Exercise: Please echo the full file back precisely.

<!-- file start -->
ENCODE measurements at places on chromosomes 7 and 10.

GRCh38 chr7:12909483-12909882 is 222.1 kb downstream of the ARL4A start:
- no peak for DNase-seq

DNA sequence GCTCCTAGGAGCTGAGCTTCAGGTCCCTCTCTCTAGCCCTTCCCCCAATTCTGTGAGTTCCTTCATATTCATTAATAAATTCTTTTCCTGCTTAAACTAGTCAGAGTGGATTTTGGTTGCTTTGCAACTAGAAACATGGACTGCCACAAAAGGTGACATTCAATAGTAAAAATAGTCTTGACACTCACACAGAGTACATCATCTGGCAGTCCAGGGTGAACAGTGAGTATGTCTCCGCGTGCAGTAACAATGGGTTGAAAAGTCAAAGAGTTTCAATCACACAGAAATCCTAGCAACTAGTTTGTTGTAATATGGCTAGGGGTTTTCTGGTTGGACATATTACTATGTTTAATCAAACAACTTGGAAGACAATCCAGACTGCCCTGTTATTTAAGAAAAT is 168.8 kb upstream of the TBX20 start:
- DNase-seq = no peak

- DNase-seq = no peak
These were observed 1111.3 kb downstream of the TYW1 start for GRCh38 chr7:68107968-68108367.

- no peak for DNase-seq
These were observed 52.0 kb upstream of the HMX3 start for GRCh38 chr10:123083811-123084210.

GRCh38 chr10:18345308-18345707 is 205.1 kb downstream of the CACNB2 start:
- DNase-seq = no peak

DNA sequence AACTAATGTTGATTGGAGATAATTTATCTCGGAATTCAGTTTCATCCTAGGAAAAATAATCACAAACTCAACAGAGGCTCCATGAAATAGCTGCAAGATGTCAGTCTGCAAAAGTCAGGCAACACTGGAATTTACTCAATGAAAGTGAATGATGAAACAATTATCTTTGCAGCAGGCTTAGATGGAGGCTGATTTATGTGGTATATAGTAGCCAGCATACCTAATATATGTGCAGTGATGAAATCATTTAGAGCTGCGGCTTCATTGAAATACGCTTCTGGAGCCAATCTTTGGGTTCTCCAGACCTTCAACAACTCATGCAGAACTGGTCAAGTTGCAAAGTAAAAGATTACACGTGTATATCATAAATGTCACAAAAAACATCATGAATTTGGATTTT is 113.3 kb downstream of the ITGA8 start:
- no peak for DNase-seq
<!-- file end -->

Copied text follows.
ENCODE measurements at places on chromosomes 7 and 10.

GRCh38 chr7:12909483-12909882 is 222.1 kb downstream of the ARL4A start:
- no peak for DNase-seq

DNA sequence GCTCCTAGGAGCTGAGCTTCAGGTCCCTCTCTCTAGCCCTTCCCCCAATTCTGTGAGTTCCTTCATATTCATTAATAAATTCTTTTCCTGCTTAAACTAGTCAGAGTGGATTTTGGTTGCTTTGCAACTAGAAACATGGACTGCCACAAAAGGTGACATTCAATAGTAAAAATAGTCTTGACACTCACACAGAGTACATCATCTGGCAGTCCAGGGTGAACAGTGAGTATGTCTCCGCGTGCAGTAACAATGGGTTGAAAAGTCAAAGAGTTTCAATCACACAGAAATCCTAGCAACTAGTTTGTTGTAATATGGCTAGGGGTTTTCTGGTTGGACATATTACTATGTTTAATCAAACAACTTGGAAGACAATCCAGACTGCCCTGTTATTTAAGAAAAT is 168.8 kb upstream of the TBX20 start:
- DNase-seq = no peak

- DNase-seq = no peak
These were observed 1111.3 kb downstream of the TYW1 start for GRCh38 chr7:68107968-68108367.

- no peak for DNase-seq
These were observed 52.0 kb upstream of the HMX3 start for GRCh38 chr10:123083811-123084210.

GRCh38 chr10:18345308-18345707 is 205.1 kb downstream of the CACNB2 start:
- DNase-seq = no peak

DNA sequence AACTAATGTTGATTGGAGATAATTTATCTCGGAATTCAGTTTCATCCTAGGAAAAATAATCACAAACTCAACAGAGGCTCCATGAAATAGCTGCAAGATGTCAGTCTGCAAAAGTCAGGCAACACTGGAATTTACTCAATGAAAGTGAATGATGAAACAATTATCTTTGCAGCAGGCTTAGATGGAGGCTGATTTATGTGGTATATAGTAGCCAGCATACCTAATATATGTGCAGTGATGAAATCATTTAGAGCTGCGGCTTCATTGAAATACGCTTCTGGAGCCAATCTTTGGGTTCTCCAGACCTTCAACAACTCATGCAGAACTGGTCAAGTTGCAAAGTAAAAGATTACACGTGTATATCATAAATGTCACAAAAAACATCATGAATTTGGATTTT is 113.3 kb downstream of the ITGA8 start:
- no peak for DNase-seq